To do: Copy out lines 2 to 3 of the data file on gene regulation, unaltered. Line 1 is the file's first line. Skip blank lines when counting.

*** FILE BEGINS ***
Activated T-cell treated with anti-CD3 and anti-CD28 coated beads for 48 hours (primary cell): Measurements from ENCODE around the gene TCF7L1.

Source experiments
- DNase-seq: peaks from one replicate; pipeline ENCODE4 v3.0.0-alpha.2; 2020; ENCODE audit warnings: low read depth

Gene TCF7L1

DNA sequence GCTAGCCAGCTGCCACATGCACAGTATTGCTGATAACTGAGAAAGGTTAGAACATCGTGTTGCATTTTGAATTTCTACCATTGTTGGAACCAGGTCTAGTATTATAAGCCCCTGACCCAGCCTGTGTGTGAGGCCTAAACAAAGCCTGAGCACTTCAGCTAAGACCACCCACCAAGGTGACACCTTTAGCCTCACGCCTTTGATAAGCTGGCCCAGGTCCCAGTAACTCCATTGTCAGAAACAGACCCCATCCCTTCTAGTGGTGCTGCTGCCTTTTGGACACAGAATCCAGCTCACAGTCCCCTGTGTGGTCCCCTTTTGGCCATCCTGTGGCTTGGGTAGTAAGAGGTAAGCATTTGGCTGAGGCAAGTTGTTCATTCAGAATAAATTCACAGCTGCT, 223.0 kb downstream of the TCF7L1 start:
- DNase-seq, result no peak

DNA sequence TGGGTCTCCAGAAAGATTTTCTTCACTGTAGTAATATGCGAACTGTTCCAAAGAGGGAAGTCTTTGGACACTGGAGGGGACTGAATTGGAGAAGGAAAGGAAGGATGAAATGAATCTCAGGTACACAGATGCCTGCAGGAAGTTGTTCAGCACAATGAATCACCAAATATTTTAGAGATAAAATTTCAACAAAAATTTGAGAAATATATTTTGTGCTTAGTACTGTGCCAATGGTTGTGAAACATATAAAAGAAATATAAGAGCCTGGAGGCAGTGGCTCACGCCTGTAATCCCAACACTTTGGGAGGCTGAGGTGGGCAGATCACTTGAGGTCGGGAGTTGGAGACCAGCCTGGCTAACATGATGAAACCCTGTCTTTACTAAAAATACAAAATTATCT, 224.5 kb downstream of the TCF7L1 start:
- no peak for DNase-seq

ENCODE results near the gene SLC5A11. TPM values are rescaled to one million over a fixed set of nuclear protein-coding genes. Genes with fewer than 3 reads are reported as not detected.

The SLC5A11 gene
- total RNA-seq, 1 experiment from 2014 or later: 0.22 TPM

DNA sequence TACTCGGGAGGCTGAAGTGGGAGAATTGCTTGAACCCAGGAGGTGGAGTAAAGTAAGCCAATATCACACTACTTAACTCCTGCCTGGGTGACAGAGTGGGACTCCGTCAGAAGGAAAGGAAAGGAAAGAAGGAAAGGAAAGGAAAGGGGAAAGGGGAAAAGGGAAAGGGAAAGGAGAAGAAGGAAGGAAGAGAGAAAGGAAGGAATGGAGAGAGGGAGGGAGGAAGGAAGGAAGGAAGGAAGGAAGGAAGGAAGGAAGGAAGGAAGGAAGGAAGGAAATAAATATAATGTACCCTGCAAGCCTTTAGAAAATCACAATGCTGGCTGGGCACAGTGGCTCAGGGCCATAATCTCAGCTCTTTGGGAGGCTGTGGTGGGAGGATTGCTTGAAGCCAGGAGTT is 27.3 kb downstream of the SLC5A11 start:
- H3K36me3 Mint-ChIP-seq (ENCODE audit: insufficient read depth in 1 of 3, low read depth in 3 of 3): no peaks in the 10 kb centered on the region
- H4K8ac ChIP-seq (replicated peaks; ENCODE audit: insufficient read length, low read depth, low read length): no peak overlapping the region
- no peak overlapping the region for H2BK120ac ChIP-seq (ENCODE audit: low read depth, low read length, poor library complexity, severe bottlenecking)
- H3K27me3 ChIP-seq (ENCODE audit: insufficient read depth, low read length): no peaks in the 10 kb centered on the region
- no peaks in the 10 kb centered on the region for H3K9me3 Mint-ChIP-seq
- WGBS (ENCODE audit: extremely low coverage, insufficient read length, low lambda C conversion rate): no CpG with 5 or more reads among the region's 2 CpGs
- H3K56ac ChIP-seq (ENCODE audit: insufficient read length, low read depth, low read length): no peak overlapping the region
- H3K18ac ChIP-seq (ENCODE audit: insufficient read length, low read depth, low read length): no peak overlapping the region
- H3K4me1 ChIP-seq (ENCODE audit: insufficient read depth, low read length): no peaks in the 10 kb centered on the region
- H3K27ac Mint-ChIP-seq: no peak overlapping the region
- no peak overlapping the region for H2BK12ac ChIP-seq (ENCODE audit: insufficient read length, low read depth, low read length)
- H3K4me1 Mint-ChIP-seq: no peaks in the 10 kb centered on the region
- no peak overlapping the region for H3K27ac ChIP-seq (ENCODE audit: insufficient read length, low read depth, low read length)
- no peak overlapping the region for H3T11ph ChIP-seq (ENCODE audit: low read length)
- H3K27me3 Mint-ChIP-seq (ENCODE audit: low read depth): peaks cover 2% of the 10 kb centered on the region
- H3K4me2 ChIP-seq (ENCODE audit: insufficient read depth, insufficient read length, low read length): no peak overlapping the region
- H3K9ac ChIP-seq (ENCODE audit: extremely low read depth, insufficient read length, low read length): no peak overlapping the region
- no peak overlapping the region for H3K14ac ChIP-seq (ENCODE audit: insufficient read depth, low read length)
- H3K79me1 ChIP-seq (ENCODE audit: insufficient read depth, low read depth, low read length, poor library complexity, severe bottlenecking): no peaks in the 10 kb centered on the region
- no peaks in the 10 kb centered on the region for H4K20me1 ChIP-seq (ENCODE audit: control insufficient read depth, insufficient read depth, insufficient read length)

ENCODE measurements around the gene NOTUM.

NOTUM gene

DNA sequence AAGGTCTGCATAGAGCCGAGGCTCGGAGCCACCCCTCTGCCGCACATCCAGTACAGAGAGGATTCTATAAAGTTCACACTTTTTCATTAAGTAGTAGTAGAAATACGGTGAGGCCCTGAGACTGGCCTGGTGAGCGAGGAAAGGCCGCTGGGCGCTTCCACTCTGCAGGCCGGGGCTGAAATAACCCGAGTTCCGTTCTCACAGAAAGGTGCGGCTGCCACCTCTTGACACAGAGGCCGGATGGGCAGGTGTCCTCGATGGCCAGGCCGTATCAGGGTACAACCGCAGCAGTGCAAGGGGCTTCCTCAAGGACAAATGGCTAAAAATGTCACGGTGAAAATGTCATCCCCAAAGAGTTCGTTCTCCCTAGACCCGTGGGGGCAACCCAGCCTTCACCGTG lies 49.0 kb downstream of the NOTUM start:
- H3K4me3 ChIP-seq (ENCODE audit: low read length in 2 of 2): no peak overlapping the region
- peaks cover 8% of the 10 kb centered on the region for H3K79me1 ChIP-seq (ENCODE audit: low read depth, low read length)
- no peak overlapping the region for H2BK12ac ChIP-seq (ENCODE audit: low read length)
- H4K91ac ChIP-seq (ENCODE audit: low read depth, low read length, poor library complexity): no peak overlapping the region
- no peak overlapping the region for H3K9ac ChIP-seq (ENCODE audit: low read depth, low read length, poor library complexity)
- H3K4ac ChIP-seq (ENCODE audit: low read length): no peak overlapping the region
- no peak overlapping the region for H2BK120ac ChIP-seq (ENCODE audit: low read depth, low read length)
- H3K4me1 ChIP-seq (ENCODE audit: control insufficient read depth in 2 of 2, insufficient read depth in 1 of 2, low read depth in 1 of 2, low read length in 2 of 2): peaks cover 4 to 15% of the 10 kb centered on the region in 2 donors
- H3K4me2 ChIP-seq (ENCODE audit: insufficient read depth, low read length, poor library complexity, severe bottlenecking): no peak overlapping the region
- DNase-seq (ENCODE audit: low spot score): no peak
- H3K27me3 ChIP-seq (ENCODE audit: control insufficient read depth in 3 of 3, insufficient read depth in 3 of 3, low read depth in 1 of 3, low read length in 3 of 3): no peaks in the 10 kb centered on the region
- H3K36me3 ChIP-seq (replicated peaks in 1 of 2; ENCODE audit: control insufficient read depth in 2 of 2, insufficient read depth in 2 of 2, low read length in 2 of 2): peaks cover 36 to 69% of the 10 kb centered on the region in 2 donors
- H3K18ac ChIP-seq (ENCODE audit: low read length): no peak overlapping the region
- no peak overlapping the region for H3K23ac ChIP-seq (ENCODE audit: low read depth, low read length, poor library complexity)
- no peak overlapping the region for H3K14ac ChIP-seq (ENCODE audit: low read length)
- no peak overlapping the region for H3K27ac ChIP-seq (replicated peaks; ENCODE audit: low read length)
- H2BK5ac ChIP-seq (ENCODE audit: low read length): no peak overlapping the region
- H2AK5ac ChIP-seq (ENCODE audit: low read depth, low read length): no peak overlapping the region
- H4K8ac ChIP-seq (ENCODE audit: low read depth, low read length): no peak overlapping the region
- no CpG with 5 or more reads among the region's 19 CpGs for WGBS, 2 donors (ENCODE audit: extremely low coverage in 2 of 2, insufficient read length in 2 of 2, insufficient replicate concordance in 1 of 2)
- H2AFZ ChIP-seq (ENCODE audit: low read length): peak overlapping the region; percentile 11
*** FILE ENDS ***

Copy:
Source experiments
- DNase-seq: peaks from one replicate; pipeline ENCODE4 v3.0.0-alpha.2; 2020; ENCODE audit warnings: low read depth